Having made only the most minimal of interventions to make these units, (using found materials and working in set lengths), Turnbull further downplayed his role by surrendering his sculptures to be arranged by others. This notion of permutation offers the viewer a dynamic experience - as the elements might be arranged in a long line, our grouped together in an anthropomorphic huddle; individual units might block, surround or allow free access to a given space. The artwork, no longer fixed down by a single artistic authority, exists in this interaction between viewer, objects and space. As in a game of chess, the viewer ‘completes’ the work, remembering each individual part and relating it to the whole.
In a later example Parallels, 1967 (cat no.169, coll. Tate Gallery), a series of identical metal beams are painted in three tonally and chromatically harmonious colours. Images of this work installed at the Tate (Fig.4) and in the artist’s studio show the same elements arranged in two different sequences and with varying spaces between. In a statement, resulting from conversations between the artist and Tate curator Richard Morphet, Morphet notes that:
‘Parallels is intensely concrete, a taking possession and a reiteration of materials of a particular shape, length, weight and thickness. At the same time, its form being less fixed than sculpture has traditionally been, it pushes into greater prominence the abstract idea which underlies it. Turnbull’s intentions in this piece throw into clearer focus some of the preoccupations common to or latent in his work over many years. Immediately apparent is the resistance to the idea of composition as a striven for, heroically presented or immutably fixed configuration. There is a corresponding stress on the autonomy of the part and on the idea that the role of the part is variable, being affected by its context.’ 5
This notion of mutability dates right back to sculptures Turnbull made in the 1940s, such as Playground, 1949, (cat no.17), which incorporated parts which could be moved by the viewer. As is so often the case in Turnbull’s fascinating practice, a conceptual idea explored in the diptych paintings is developed through sculpture, and then brought back into painting. 8-1969 mimics the upright forms of 9 x 1, and presents a similarly agreeable group of colours to those in Parallels. Turnbull offers us no further instruction as to either the sequential ordering or the desired spacing of these four canvases. In this absence, Turnbull’s instructions regarding the display of Parallels, is the best guide as to how open the configuration of 8-1969 might be:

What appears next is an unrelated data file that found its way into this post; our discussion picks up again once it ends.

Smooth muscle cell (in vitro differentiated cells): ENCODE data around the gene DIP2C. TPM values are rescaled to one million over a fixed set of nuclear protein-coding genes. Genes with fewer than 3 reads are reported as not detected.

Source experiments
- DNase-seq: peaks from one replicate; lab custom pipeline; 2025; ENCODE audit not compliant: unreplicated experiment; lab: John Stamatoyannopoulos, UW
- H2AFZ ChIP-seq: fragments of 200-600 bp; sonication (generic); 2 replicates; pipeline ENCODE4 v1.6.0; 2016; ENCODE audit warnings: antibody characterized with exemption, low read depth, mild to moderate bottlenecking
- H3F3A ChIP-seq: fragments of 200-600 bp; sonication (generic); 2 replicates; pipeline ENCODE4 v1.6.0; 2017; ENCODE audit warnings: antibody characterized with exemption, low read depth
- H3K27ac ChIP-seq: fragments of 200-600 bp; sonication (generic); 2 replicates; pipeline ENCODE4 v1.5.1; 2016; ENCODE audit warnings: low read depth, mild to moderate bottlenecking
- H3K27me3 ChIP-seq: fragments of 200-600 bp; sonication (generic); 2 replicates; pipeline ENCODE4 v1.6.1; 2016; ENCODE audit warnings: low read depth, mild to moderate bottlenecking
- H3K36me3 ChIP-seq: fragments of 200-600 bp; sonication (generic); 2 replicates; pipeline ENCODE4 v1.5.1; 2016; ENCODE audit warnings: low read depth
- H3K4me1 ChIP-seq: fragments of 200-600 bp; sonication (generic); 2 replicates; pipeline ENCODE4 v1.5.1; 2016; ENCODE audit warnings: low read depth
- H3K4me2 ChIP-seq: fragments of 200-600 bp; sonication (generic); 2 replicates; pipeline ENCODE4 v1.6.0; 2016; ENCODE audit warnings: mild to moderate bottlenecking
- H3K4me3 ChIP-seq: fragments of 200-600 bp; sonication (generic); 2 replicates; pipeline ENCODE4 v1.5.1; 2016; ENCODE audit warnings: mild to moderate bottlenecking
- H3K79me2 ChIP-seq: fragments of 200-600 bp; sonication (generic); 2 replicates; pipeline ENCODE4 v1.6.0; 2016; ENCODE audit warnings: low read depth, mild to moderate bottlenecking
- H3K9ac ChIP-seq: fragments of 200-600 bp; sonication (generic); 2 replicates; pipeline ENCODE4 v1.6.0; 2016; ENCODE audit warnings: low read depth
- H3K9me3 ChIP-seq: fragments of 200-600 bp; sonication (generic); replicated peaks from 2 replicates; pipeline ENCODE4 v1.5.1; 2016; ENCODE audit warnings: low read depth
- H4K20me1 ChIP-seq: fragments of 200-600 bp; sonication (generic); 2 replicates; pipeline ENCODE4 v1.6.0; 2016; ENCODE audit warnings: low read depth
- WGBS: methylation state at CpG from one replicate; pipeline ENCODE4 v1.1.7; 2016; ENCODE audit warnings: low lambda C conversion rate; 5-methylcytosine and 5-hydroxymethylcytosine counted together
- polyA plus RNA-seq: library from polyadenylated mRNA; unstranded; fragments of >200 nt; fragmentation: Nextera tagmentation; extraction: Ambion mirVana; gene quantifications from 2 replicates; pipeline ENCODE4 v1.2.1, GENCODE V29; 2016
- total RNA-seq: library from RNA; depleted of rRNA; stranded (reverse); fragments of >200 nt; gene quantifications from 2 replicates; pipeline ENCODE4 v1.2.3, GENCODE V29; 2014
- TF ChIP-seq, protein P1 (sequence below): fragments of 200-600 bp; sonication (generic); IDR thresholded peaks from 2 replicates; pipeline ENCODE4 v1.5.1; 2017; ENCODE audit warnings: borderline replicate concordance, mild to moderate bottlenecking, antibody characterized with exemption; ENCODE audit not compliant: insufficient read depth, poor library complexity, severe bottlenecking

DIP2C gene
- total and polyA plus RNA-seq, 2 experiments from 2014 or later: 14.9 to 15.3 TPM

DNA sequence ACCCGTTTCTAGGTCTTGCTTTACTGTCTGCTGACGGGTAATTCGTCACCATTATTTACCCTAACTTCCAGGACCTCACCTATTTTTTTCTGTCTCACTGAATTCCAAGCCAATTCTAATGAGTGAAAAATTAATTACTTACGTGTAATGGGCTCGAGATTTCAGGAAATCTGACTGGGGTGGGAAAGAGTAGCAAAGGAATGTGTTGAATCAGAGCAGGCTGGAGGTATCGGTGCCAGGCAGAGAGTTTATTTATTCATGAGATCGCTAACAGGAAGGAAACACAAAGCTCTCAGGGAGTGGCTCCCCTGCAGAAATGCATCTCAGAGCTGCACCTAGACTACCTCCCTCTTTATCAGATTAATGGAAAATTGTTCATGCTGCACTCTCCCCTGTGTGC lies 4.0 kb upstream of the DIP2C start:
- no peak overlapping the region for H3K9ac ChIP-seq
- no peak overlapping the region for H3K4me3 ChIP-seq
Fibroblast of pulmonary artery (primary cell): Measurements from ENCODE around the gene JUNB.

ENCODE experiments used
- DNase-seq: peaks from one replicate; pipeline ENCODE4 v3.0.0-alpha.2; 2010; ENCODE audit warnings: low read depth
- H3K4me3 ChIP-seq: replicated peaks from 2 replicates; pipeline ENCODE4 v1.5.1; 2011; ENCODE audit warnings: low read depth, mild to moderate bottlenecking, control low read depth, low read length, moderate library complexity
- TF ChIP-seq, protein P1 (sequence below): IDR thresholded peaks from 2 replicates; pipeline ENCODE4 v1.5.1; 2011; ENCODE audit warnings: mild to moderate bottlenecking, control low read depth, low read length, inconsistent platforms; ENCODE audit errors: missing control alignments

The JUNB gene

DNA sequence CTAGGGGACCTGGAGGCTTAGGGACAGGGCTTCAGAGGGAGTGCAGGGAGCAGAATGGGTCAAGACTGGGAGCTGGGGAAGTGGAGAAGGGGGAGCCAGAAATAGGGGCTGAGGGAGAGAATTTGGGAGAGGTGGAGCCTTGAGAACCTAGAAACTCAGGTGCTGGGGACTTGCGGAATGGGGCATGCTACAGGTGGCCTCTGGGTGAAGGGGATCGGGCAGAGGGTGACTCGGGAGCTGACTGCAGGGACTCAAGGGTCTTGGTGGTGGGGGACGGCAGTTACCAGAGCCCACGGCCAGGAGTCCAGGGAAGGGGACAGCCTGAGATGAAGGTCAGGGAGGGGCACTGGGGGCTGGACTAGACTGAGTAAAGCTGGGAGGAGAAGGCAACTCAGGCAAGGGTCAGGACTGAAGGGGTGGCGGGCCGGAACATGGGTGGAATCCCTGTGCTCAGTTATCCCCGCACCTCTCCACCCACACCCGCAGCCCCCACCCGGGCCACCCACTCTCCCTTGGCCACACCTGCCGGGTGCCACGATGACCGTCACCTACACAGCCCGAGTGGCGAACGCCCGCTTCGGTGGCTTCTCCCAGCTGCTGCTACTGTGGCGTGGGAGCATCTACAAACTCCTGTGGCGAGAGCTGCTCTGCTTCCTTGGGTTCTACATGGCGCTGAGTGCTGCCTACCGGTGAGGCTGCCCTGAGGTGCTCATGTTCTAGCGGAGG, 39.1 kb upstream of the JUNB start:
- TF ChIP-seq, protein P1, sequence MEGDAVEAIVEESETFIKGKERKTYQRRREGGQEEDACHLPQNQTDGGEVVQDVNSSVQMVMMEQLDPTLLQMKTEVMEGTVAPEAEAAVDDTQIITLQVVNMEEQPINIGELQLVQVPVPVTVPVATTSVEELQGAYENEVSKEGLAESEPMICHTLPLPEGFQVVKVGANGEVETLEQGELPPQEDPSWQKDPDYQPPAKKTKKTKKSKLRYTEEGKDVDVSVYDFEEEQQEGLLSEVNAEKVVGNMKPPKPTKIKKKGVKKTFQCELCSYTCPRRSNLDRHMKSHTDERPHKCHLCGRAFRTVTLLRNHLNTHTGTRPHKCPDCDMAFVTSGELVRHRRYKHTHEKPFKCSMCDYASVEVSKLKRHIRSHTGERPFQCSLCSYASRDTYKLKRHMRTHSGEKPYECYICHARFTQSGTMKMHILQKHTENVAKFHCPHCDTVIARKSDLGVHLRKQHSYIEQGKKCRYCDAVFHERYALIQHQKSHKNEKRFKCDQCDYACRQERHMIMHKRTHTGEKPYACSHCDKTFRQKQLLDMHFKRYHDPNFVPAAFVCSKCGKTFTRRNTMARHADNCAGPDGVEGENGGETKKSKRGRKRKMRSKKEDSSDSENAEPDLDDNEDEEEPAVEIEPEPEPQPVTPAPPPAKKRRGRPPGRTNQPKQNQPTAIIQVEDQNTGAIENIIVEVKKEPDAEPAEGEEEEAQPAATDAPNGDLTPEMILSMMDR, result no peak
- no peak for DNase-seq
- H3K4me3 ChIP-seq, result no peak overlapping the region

‘Given the choice of colour and the length of beam, the beams can be reduced or increased in number indefinitely in the same alignment; and given that the spacing between any two beams is of a single distance, the beams used may be any selected width apart. The decision has to be taken so as to accord most satisfactorily with the space available on any given occasion. Although only the three designated colours may be used, these may be used in any relative proportions, even to the extent of one or two colours being omitted if desired’. 6
1 3-1969 is a three part painting which was included in Turnbull’s 1973 Tate Gallery retrospective - where one canvas was smaller than the other two (254 x 190.5 cm, 254 x 45.7 cm). The Art Gallery of New South Wales owns two four-part works painted in 1969, both formerly in the collection of Sir Alastair McAlpine; Cryla, 1969 with four equal sized panels measuring 244 x 122 cm and Aquatec, 1969, 178 x 178 cm - their titles referring to the product names of the paints used to make them.
2 Amanda Davidson, The Sculpture of William Turnbull, Henry Moore Foundation in association with Lund Humphries, Aldershot, 2005, p52
3 Ibid, the artist quoted in ‘William Turnbull, The joining edge’, Statement, Gazette, no.1, 1961
5 Published in The Tate Gallery Report 1970–1972, London 1972